Interesting enough I had a conversation with a client just the other day regarding this topic. While I agree with all your excellent suggestions being part of the SEO world I would have to add using specific social media tools available on the Internet can help. This of course is if the “flaming” is done on social networking sites.

    Our client has opted to remove the comments feature. Something I am still working on having her avoid. Opening the conversation is really the only way to move on!

  3. says

    Yes it is interesting how flaming can grow from a lot of misrepresentations as well.

    The challenge in online communication is that everyone brings their own perspective and baggage to the communication.(and you miss body language and tone of voice etc…)

    So while one word is cool with you another can be a trigger point for them as they have attached it to a bad experience before you ever came along. You ask a simple questions and BAM you triggered them without even knowing.

    Funny how the reptilian brain works.

    While there are a lot of people saying be open online, the best way to disengage with negative conversations is to not engage at all. I have interviewed numerous people on this topic and from attorneys to social media enthusiasts all say take high road and be quiet.

    So one stance for personal and another for corporate is weird how that played out.

    Now for companies being accused of not operating as they stated that’s another ball of wax, yes then communicate like Ford and Comcast has done.

  4. says

    I’ve been through this and I’ve learned it’s important to be proactive. Send happy customers to review sites (or email lists or forums) before you get a bad review. I’ve found that having two bad reviews sandwiched between 10 good reviews is better than 1 bad review followed by 12 responses.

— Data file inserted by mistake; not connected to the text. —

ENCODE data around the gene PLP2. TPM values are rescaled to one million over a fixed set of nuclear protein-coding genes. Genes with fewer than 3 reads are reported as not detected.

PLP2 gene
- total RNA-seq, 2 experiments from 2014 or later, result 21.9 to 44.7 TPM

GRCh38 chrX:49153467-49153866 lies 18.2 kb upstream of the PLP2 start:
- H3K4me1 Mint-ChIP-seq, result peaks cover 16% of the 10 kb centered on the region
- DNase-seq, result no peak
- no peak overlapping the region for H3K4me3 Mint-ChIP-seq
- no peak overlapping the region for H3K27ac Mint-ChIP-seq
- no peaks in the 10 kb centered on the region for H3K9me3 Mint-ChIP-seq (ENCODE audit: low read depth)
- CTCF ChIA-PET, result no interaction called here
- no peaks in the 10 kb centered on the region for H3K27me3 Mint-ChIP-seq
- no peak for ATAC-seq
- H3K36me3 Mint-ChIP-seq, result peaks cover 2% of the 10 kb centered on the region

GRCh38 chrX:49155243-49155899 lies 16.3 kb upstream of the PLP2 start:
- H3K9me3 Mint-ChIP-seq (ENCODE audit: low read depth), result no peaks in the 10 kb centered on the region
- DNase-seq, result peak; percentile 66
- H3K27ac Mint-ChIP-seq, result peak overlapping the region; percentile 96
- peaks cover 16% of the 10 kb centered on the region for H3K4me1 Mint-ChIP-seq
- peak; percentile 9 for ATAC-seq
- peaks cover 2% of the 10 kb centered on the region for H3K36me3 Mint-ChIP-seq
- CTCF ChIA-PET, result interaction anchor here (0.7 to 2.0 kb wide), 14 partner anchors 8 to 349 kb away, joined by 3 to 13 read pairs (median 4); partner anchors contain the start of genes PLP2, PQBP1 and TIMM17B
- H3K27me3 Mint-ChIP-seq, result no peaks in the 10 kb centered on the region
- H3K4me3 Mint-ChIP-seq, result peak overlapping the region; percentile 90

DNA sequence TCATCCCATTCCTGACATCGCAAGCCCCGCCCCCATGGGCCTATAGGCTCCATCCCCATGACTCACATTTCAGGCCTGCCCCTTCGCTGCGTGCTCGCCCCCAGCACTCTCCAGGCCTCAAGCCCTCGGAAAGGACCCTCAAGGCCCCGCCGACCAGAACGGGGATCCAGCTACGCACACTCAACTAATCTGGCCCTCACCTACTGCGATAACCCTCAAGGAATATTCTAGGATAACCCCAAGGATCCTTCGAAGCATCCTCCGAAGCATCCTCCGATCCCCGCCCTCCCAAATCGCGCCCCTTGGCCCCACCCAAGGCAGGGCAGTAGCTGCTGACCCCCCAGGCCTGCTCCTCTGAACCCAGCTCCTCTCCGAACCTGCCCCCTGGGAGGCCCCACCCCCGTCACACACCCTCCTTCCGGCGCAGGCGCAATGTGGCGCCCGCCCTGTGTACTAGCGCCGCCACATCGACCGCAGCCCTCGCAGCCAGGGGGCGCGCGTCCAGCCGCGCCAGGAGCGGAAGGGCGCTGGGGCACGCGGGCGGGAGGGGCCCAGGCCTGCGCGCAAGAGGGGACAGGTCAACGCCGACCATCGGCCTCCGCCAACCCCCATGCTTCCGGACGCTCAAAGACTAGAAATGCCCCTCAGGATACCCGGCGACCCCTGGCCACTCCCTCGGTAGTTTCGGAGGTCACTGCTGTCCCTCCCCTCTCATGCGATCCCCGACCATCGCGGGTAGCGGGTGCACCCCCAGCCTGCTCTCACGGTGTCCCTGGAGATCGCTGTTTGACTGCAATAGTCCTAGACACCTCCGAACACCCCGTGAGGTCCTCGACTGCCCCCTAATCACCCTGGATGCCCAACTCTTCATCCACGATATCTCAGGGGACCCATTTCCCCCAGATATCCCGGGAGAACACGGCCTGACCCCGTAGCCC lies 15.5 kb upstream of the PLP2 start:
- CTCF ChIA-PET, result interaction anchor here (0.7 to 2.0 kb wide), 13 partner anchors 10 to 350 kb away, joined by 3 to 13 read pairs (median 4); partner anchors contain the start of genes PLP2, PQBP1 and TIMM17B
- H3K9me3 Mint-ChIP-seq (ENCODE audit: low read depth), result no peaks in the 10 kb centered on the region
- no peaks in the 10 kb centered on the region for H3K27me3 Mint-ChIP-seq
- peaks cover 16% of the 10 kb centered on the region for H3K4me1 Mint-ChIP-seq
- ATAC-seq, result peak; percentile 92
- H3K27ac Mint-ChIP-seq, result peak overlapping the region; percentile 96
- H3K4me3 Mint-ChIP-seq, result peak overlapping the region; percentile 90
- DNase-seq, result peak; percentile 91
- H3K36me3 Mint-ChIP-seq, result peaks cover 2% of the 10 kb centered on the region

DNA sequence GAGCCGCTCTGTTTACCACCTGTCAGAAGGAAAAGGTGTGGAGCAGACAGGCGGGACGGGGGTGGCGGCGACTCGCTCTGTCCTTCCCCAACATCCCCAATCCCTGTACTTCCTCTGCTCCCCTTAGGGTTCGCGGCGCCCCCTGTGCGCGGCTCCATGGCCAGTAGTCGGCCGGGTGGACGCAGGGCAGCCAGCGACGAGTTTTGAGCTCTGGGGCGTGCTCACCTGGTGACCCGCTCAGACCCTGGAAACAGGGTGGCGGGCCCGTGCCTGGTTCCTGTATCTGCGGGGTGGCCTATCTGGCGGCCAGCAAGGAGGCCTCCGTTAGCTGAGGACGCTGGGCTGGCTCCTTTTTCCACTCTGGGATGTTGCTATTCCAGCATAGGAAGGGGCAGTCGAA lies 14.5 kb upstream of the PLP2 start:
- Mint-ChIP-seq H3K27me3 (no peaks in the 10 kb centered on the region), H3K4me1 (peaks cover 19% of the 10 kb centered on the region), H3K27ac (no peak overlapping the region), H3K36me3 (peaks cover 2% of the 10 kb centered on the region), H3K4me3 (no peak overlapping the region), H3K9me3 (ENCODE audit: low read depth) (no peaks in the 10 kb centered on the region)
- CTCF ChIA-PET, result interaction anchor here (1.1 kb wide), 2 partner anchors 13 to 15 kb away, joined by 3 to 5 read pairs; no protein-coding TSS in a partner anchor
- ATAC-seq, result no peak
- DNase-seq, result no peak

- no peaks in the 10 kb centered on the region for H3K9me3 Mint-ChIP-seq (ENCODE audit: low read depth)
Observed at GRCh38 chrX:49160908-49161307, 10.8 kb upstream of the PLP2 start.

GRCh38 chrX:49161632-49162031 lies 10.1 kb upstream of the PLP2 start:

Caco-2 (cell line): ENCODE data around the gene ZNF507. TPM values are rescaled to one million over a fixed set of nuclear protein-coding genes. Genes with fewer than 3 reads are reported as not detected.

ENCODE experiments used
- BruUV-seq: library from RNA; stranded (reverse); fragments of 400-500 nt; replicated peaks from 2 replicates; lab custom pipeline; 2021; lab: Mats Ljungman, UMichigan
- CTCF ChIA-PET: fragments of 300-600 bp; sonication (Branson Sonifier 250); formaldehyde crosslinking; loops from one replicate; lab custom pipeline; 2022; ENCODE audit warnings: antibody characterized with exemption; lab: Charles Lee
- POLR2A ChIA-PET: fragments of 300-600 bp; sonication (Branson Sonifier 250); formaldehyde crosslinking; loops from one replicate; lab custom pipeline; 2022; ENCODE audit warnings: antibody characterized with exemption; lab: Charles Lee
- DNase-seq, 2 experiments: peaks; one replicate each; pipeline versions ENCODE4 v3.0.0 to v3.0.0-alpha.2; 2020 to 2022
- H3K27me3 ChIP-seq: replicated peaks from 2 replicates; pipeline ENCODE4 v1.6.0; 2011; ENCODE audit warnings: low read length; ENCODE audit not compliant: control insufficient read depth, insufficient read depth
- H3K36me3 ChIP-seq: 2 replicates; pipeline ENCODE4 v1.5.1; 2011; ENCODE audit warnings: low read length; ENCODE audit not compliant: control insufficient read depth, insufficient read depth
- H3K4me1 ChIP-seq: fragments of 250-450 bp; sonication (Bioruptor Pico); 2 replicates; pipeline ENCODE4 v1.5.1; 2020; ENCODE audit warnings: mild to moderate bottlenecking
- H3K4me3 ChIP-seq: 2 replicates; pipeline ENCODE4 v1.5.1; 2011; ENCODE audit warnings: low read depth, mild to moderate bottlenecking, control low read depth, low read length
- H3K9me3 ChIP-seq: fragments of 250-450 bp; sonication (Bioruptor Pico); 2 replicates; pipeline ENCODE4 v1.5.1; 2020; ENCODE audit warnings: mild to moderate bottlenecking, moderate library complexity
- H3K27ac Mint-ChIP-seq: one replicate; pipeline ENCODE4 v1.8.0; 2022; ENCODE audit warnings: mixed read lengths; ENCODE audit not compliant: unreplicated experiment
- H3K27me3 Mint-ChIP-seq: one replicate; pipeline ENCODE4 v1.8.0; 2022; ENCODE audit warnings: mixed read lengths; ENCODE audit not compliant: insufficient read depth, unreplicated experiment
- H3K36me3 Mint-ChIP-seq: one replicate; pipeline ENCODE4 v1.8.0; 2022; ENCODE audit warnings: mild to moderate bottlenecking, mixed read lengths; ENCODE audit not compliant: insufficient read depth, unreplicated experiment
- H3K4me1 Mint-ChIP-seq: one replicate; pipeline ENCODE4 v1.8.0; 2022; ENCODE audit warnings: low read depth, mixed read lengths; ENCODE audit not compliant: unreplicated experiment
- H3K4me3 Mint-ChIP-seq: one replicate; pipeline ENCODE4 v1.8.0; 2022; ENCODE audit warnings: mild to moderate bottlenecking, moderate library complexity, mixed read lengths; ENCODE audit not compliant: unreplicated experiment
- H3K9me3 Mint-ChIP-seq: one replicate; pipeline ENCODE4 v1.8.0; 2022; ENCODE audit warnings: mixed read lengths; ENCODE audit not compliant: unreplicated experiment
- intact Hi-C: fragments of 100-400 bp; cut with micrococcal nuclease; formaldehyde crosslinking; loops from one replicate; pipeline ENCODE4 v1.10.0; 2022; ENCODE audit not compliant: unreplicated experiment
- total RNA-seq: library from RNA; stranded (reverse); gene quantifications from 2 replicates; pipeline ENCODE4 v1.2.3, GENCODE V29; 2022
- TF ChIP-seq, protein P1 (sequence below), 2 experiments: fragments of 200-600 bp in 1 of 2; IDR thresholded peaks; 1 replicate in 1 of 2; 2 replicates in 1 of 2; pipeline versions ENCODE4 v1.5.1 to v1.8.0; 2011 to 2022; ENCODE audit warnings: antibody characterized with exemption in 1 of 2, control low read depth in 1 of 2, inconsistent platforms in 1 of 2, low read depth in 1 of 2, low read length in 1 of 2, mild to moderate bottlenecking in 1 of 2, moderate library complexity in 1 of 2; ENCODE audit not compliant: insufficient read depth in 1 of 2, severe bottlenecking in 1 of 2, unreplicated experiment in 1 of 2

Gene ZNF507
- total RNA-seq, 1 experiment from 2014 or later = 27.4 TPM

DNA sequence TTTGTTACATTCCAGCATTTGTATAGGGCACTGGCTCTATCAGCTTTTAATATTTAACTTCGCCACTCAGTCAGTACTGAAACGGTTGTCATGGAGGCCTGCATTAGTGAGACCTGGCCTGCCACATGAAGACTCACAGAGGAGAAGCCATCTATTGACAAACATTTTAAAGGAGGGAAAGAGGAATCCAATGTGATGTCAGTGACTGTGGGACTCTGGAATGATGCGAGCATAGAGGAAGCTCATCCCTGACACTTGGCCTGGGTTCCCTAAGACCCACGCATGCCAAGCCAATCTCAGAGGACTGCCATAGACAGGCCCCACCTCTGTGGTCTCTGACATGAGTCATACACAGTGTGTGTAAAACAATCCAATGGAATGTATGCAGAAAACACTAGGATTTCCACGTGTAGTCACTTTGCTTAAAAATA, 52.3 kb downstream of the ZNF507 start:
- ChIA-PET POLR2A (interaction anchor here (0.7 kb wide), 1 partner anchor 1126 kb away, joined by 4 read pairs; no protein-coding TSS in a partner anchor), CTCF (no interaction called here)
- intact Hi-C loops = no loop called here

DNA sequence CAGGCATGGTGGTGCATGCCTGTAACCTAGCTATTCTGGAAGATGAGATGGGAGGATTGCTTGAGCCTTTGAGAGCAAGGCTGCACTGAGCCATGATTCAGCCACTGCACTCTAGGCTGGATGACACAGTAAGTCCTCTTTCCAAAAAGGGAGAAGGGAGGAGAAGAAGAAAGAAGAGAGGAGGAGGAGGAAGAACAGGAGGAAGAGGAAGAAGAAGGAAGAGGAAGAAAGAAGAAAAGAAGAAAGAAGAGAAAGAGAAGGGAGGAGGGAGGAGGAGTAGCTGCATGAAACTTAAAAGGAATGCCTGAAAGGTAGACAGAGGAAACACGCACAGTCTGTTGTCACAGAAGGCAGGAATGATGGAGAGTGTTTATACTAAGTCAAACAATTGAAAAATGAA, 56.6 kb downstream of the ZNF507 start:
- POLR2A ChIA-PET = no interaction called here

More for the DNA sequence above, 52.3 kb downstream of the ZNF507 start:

Also, most review sites and lists are worried about libel. If the flamer gets personal, can’t prove that what he’s saying is true or if mention that there is a possible or current lawsuit then the sites will remove the offensive content.

  5. says

    Wayne, that is a good example. Music is certainly subjective, and a negative comment can hurt. I do like, “Twitter on!” :)

    SEO Copy, thanks for adding your experience. Please comment with your real name, not your business name in the future. Social tools can be effective in replying, and also in generally getting the word out. Specifically in small towns, communication is everything.

    Michele, in love that perspective on one word setting it off. For the small town businesses that we focus on here, I cannot encourage them to fail to engage, EXCEPT when the flame is irrational, etc. Even then, it doesn’t pay to ignore it completely. You may have to engage even the nuts in your small town. That engagement may not be direct or personal, but you can’t let bad issues just fester in a small town.

    Holly, great point about proactively seeking positive reviews, when possible. It does make a difference.

    Lara, defeintely worthwhile to show you are listening. And remember that listening doesn’t have to mean direct engagement of the nuts.

  6. AlohaSKS says

    Timeliness is important. Respond soon as you see the post–delays fan the flames–and are able to address concerns. The most lasting impression will be steps taken to recovery.

  7. says

    AlohaSKS, thanks for the point about timeliness. It doesn’t do to wait until you have a big problem to choose to engage. Please comment with your real name, not your business or online name in the future.